“Thus we can now say the figure of the woman is indispensable for the the structure of biblical faith. She expresses the reality of creation as well as the fruitfulness of grace. The abstract outlines for the hope that God will turn toward his people receive, in the New Testament, a concrete, personal name in the figure of Jesus Christ. At the same moment, the figure of the woman, until then seen only typologically in Israel although provisionally personified by the great women of Israel, also emerges with a name: Mary. She emerges as the personal epitome of the feminine principle in such a way that the principle is true only in the person pointing beyond herself to the all-embracing reality, which she bears and represents. To deny or reject the feminine aspect in belief, or, more concretely, the Marian aspect, leads finally to the negation of creation and the invalidation of grace.” [Joseph Cardinal Ratzinger, 1977]
      Of course the mother of Yeshua was Miriam, the historical woman who holds the center between the Old and New Testament.

  2. Avatar

    I haven’t read Matthew’s “The Coming of the Cosmic Christ” yet, but I love the title because it reminds me what the mystics of the past and present (within and among Us) have experienced, and remind Us that the SPIRIT of DIVINE LOVE Is Always ETERNALLY PRESENT in All of Ongoing Beautiful Creation in LOVING DIVERSE ONENESS~COSMIC CHRIST CONSCIOUSNESS…

  3. Avatar
    Jeanette Metler

    As I pondered upon the words, “Every creature is gladly doing its best to express God”, at first I felt a wave of compassion for all wash over me. I realized that to do one’s best to express the living essence and presence of God within, and to do so gladly, is no easy task; and that we attempt to do so based on our intimate, authentic and personal relationship with this Great Mystery which not only unfolds within our own soul sense of self, but is also there to behold within another and all of creation. Often, our be holding and expressing is veiled, for we see dimley as if looking into the illusions of smokey mirrors or rose colored glasses.

    Can we bare witness, and behold without judgement, criticism and condemnation, the vast and diverse ways all of creation is doing its best to express the living Spirit of God within, amidst all our failures, faults and start overs along with our successes, beauty and evolving? Are we willing to take responsibility and stand accountable for lifting our own personally imagined veils that often distort our expressing and beholding the true image of God within all? Are we willing as C. S. Lewis wrote of, to reconcile all things… Till We See Face To Face? I’m choosing daily, over and over again to learn how to behold and express God within, even if it takes many lifetimes; however right now I’ve only got this life to live!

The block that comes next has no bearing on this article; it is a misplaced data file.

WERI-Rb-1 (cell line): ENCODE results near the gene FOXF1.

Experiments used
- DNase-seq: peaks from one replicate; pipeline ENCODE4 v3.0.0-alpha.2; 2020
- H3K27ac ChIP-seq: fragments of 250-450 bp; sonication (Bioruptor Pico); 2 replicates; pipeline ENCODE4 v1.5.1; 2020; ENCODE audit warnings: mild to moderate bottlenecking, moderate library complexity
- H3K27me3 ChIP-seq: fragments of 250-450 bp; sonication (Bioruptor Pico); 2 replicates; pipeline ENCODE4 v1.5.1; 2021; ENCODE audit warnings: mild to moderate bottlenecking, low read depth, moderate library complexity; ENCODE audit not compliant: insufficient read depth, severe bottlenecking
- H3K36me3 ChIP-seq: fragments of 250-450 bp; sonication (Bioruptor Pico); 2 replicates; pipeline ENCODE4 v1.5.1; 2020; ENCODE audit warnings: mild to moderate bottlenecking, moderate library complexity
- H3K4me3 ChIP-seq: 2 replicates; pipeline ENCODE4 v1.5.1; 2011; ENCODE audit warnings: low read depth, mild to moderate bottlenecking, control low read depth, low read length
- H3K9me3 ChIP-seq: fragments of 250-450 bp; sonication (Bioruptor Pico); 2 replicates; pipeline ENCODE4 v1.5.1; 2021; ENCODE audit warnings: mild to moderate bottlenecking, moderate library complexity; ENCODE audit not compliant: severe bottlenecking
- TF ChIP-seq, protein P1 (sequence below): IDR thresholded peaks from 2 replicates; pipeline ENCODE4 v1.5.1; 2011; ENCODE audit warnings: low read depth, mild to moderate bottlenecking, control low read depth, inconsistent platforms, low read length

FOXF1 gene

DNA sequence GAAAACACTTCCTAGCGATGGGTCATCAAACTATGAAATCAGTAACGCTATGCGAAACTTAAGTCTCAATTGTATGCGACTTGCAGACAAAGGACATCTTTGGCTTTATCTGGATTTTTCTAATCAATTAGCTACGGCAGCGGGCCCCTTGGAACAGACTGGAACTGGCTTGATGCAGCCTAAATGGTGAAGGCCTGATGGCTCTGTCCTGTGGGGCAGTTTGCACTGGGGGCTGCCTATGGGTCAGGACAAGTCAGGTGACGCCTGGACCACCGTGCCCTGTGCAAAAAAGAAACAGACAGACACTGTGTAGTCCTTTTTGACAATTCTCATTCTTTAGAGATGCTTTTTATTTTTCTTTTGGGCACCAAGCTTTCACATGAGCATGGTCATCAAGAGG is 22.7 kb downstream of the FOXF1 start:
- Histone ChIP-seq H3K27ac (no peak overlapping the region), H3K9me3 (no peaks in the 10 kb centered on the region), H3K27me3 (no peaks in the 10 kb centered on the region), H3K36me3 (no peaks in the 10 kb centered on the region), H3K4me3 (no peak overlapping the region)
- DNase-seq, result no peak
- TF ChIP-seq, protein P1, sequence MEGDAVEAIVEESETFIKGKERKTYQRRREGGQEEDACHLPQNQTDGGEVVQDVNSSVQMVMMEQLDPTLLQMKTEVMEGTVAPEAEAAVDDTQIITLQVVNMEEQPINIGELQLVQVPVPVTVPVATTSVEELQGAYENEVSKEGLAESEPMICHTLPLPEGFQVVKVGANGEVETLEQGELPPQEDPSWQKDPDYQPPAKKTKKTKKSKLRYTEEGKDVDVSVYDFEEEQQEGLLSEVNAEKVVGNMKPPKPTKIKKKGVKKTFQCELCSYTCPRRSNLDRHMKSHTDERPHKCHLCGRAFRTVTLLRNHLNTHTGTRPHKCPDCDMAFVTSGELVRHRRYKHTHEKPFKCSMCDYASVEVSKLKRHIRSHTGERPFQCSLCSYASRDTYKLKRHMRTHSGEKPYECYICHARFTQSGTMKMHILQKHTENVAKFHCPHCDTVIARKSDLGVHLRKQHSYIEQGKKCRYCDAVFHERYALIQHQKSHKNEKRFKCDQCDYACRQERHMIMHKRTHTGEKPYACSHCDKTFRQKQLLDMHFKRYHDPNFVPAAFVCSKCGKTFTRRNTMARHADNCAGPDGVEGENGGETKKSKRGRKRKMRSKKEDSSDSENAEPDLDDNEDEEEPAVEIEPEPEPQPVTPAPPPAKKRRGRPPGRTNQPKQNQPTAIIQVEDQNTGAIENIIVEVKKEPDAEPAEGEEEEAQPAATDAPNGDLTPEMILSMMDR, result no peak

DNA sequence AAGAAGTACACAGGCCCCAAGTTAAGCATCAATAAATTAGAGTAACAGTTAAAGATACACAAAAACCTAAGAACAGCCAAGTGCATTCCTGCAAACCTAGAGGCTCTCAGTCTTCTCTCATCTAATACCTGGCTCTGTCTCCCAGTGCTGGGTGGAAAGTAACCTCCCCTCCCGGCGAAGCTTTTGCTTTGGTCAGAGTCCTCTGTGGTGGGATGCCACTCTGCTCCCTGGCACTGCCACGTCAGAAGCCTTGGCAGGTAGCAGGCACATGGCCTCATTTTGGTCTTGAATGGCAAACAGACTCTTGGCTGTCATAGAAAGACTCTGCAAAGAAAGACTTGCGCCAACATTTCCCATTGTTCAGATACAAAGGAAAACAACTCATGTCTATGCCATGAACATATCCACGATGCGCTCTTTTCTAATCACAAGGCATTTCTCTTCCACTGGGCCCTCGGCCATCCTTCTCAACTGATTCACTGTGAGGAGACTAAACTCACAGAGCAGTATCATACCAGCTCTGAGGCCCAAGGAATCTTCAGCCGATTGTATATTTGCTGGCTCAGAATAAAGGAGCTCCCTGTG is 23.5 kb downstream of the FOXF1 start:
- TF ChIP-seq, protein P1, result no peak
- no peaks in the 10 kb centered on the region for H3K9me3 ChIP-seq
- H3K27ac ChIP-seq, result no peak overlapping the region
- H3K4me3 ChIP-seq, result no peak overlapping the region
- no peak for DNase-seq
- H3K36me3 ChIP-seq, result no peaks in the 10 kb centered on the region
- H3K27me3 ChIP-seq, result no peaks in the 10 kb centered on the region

4. Avatar

    I am in Ravenna looking at the gorgeous mosaics from the mid 400’s. I love the beautiful tomb of Galla Placidia from 450, with the starry sky of gold 8-pointed stars on a deep blue background. All of these mosaics are so fantastic, and 1600 years old! Stability is also good, along with watching people shine like the sun, and recentering to the God calling us into the future. Thank you for Soelle’s creed. Thank you for the wider vista!

  5. Avatar
    Happy Go Lucky

    wonderful, great topic: beholding.

    I used to notice my brother, in his 50s, 60s just standing under a tree looking at things, beholding. He’d often just get up and go outside and sit, beholding vast things. He was a drinking/smoking kind of guy. I didn’t know what he was doing til now. It was a definite part of his nature to behold beauty, awesomeness.

    I’m going to follow his example, it was wonderful.

  6. Avatar

    I love this, Matthew—that “every creature is gladly doing its best to express God.” Most often, we can’t see this. Let us look. Let us see how even the humans we struggle so greatly with, indeed are doing their best. It’s a huge stretch to imagine this, at least for me.

    I am blessed to have heard you say, years ago, that we need to fall in love at least three times a day. I believe it is true, and how is it possible that in this gorgeous universe, on this gorgeous planet, I fail at doing that. Perhaps at our retreat in Orvieto in just a few days, you can give us guidance on how to truly do this. Oh how I want to do it. It would make all the difference.